2012; 350 pages. Full Title : The History Buff’s Guide to World War II – Top Ten Rankings of the Best, Worst, Largest, and Most Lethal People and Events of World War II. New Author? : Yes. Genre : Non-Fiction; Military History; Lists. Overall Rating : 8½*/10.
Do you love to read non-fiction books about World War 2, but find they often bog down into hundreds of pages of military minutiae? If so, you’ll find Thomas R. Flagel’s book refreshingly enjoyable.
Or do you prefer some “light reading”, such as a book of “Top Ten” lists, but find them often just too silly? Is it really necessary to read a list of ten different Eskimo worlds for snow? If you’re yearning to learn something meaningful from a bunch of Top Ten lists, you’ll find this book pleasurably enlightening.
Are you tired of the American-centric view of history, and wonder if there’s more to World War 2 than just Pearl Harbor, D-Day, and the Atomic Bomb, then The History Buff’s Guide to World War II will deepen your understanding of global history.
Finally, if you only read genres like Romance, or Sci-Fi, or Murder-Mystery, then …um… well, then this book isn’t for you. But it will still broaden your literary horizons, so why not give it a try?
What’s To Like...
As the title states, the target audience here are history buffs, of which I am a proud member. Thomas R. Flagel presumes you have at least a basic understanding of the players and events of World War 2, and aims to give the reader a better understanding of the causes, the decisions, and the cost of the conflict.
To do so, the author employs a “Top Ten List" template, which I found to be an original approach to the subject matter. At first glance, it would seem to be an awkward fit, but it works nicely here, due in no small part to the fact that each of the ten “items” on every list is accompanied by several paragraphs justifying its inclusion in the list. Moreover, each entry is has a fascinating piece of trivia appended to it. One example : “For each citizen of the Axis, the United States had three artillery shells. There were enough bullets made worldwide to shoot every living person on the planet forty times.” (loc. 1336)
My favorite lists (and yours will probably be quite different) were :
“Wars Before The War” (1)
“Worst Military Commanders” (53)
“Military Blunders” (57) and
“Popular Myths and Misconceptions” (70)
I was impressed by the objectivity and ‘balance’ in Thomas R. Flagel’s writing. The war may have begun on December 7th for the USA, but for Europeans, it started two or more years earlier, when Hitler commenced grabbing chunks of Austria and Czechoslovakia. And for those in the Far East, the horrors of war commenced in 1937, with the invasion by Japan of China and Manchuria.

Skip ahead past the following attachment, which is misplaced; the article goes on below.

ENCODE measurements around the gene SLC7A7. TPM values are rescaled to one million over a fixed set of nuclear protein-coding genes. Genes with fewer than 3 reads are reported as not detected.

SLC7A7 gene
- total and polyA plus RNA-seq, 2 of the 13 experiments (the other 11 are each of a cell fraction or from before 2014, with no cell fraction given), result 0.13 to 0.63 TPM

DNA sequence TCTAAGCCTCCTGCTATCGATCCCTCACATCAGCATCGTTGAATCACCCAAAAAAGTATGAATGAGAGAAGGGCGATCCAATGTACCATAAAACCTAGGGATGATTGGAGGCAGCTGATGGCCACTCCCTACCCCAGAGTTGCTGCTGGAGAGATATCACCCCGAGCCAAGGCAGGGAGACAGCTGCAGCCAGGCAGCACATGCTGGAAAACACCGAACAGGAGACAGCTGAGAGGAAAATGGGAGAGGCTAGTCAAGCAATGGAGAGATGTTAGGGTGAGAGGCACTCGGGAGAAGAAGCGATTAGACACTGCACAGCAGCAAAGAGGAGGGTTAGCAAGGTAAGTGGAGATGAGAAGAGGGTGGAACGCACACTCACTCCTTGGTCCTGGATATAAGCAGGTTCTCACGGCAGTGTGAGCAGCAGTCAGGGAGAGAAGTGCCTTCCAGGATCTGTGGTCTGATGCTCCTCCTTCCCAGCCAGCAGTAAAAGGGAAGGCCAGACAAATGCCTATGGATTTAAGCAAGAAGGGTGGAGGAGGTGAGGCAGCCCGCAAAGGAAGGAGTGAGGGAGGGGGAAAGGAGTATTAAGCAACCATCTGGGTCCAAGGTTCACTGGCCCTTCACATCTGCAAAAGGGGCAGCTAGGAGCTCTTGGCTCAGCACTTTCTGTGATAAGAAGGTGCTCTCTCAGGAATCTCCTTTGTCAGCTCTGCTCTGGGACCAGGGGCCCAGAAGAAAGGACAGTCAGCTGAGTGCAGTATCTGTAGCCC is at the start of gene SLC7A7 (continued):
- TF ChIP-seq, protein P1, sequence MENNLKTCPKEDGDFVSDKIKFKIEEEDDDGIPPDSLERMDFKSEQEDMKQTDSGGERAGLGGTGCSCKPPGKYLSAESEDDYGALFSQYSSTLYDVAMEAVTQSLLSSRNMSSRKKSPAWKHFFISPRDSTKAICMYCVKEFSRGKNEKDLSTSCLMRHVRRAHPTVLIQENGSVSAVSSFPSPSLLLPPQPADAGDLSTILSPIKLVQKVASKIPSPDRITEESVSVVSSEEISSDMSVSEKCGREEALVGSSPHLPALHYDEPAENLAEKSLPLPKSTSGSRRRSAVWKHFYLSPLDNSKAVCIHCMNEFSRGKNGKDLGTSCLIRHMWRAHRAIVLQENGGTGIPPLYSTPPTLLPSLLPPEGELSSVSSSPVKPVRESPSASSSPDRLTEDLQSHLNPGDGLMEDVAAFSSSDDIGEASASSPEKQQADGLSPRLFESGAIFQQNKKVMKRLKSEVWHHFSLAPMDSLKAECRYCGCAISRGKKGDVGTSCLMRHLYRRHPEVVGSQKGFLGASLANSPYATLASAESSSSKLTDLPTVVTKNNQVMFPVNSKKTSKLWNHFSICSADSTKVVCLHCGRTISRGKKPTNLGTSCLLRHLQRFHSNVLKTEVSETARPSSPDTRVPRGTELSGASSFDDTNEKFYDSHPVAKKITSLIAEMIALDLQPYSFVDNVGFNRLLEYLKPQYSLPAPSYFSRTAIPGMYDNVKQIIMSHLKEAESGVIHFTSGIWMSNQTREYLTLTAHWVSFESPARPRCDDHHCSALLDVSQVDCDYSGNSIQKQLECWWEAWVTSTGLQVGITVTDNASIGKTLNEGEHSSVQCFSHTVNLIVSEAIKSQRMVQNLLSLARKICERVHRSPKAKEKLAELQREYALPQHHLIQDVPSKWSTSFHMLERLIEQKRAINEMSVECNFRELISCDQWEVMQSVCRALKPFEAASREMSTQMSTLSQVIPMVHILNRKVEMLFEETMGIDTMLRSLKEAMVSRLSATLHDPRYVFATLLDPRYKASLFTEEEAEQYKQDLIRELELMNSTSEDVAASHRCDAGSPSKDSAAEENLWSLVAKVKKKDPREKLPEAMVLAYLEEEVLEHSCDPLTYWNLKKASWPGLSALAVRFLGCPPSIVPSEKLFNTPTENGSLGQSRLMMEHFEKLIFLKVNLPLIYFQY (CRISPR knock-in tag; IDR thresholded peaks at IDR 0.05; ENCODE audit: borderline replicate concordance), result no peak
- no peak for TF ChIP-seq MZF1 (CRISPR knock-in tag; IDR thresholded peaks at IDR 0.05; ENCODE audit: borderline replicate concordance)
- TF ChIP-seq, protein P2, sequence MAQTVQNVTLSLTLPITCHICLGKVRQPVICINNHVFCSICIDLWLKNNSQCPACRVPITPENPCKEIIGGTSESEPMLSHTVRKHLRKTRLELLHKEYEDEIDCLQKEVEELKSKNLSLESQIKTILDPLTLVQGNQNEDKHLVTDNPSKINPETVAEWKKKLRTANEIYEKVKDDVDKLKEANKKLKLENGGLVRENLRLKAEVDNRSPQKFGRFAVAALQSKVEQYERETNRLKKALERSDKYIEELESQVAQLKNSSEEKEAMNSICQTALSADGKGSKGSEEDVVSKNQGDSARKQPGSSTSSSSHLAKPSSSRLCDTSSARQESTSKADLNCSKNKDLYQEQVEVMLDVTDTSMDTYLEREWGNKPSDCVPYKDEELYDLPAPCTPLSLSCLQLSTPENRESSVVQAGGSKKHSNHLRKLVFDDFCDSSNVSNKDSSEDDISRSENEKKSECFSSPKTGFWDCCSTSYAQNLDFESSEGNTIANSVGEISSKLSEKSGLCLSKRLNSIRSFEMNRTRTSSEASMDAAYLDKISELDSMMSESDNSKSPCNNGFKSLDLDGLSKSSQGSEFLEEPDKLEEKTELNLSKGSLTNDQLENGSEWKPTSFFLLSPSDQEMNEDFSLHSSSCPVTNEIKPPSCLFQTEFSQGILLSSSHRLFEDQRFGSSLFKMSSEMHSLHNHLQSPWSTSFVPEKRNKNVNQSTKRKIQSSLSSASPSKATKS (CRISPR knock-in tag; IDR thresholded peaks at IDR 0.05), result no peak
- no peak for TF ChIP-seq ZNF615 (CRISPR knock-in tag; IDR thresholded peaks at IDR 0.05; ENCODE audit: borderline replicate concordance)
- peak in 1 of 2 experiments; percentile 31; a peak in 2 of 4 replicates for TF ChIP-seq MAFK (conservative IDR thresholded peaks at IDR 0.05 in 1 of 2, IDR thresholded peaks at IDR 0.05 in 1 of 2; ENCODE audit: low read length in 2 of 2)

Kewlest New Word ...
Lebensraum (n., proper) : the territory that a state or nations believes is needed for its natural development; literally, “living space”.
Compared to other eras, this frequency of unrest was relatively standard. What had changed by the twentieth century was the volume and tempo of armed conflicts because the “art of war” was giving way to science.
In less than a lifetime, battleships tripled in size. The largest artillery shells grew from the weight of a man to the weight of an automobile, from a maximum range of two miles to more than fifty. Aircraft evolved from puttering mobile machine guns to deafening heavy bombers. This onslaught of “progress” provoked a haunting fear that warfare was spiraling out of control. (loc. 93)
From Denmark to Spain, pressed tight against the meandering Atlantic coastline, stood the wall to Hitler’s Fortress Europe: bunkers, trenches, pillboxes, siege guns, machine-gun nests, barbed wire, thousands of antitank and antiship obstacles, and five million mines. The defensive perimeter ran more than seventeen hundred miles, equivalent to the distance from Boston to Denver. It required three years and half a million workers to erect, and it was the largest construction project ever attempted since the Great Wall of China. It was also almost completely useless. (loc. 3493)
The Kindle version of The History Buff’s Guide To World War II sells for $9.99 at Amazon, which seems a bit steep to me. Heck, the paperback version is less than $2 more, costing $11.73. There are two other books in the series, dealing with the Civil War and the US Presidents, and they too sell for $9.99.
“God is always on the side with the biggest battalions.” (loc. 3831 )
There are some weaknesses, most of which are only applicable to the Kindle version. Thomas Flagel has included a bunch of neat WW2 photos, but they are incredibly small on the Kindle Fire. However, if you access Amazon’s “Look Inside” feature, you’ll see that they are full-sized in the paperback version. There were also some annoying page-to-page glitches; this too is Kindle’s fault.
The last 20% of the book is nothing more than copious amounts of notes, which is NBD on the Kindle, but is not very tree-friendly for the “real” books. I recognize those notes are a necessity for any non-fiction history book because there will always be puffed-up nitpickers looking to find anything and everything to disagree with. But really, who reads the notes? Couldn’t they just as easily be placed online, with a link for the nitpickers?
Finally, while I was thoroughly entertained for most of the book, the last few lists just kinda pootered out for me. Specifically, the 10 Best Books about WW2 (and no, the author doesn’t include his own), the 10 best Historic Sites (and what hotels to stay at when visiting them), and the last list, “Ways To Get Involved”. OTOH, the “Top Ten Movies About WW2” was an absolute delight. We readers are a fickle lot.
8½ Stars. Subtract 2 Stars is you're a tea-bagger who only likes reading history after Glen Beck or Bill O'Really has rewritten it.